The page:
Plant STEM seeds early
One aspect of the William Tipper Thomas Foundation promotes engineering careers to middle school students of color.
William J. Thomas is an electrical engineer who works in the defense industry. He created the non-profit organization while recovering from gunshot wounds he suffered in 2004 during a mass shooting at his high school. A three-sport athlete whose injuries left him unable to walk, Thomas said the highest STEM course he took in high school was Algebra II.
When Thomas talks with middle school boys and girls, he encourages them to enroll in rigorous STEM courses in high school and become engineers.
“The beauty of having an engineering degree or an engineering certificate or the engineering mindset of problem-solving is those skills do not just apply to technical problems. They give you the right train of thought to solve any problem that you choose to set your mind to,” he said, including issues like poverty and crime.
He said he tells the students, “That’s why you need to pay attention to these things because you may not be just solving a problem for the United States, you may be solving problems for grandmother, solving problems for your mother, for your best friend and their family. So that’s why these things are important because we’re dealing with real-life issues that you have to deal with, that you are going to grow into unless you do something about it. So use this valuable skill set to solve real-life, real-world, everyday problems.”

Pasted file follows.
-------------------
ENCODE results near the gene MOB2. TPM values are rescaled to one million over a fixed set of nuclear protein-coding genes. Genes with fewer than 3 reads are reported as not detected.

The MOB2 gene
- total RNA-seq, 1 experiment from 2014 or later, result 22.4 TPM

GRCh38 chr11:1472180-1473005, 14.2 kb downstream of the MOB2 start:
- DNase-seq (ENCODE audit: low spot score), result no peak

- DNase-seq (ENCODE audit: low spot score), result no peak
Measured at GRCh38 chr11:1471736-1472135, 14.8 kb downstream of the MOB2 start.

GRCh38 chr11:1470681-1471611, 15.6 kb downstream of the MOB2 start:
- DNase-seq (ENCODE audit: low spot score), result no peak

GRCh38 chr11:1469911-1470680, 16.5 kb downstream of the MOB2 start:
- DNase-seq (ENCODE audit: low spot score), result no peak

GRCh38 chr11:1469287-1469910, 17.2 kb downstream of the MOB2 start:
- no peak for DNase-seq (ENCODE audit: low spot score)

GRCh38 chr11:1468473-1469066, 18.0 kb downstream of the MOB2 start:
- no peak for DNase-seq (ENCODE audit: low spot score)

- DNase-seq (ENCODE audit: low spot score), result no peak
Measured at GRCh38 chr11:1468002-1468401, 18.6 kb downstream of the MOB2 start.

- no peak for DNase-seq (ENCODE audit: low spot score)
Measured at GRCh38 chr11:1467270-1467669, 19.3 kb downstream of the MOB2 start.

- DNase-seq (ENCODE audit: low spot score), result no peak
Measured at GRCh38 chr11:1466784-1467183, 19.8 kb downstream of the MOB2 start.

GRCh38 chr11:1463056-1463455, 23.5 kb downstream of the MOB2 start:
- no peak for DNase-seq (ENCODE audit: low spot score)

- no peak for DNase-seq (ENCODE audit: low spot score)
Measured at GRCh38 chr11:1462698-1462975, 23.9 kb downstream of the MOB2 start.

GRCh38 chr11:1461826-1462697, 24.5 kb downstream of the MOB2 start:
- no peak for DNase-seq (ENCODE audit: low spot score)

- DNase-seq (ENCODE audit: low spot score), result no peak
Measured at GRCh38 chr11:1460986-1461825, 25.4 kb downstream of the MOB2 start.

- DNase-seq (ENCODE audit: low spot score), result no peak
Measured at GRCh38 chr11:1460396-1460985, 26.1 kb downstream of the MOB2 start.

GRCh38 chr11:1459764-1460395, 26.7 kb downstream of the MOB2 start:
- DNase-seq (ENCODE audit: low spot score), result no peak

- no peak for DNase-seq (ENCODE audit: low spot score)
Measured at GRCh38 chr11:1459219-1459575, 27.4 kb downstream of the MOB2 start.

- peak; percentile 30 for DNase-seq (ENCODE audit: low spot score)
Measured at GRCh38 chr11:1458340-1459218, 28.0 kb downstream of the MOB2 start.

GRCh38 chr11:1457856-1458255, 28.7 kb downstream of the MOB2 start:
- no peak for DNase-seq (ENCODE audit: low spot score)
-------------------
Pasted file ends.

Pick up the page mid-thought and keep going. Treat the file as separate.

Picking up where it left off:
He also suggested that educators reach out to victims of spinal cord injuries to encourage them to pursue engineering careers, which is said are “viable options” for people with mobility limitations.
Instruction & service delivery
The multi-faceted equity plan of Kennedy-King College in Chicago encompasses everything from professional development on inclusive pedagogy and “high touch” instruction, to tutoring services and STEM initiatives, such as the free IT courses available at the college’s Tech LaunchPad.
The college strives to make course placement equitable, and it offers boot camps and short courses to help students complete math prerequisites for STEM degree programs. Its academic support includes individualized learning technologies, tutoring and attentive advising that connects students with wraparound, non-academic services.
“That helps us improve our connectedness. That is, instructor-to-student connectedness and students-to-campus connectedness because it’s very important to learn how to help students get more engaged to utilize the resources that are available to them,” said Jocelyn Turner, an English professor.
A new Faculty Teaching and Learning Center is raising instructors’ awareness about research-based techniques for showing respect for diverse groups, building on students’ strengths and helping students overcome obstacles.
“We’re using more qualitative and quantitative data to peel the layers back to understand what’s happening with our students so we know how to better serve them,” Turner said.
Falechia Turman, a math professor, explained the equity focus of Tech LaunchPad’s information technology programs and facilities. “Everything right now is totally free to the students. They get free laptops, free hotspots, a great environment that they can work in. We as instructors make ourselves available for the students. We have great vendors, who work with us … and they [the students] get to learn so many technologies in this particular program,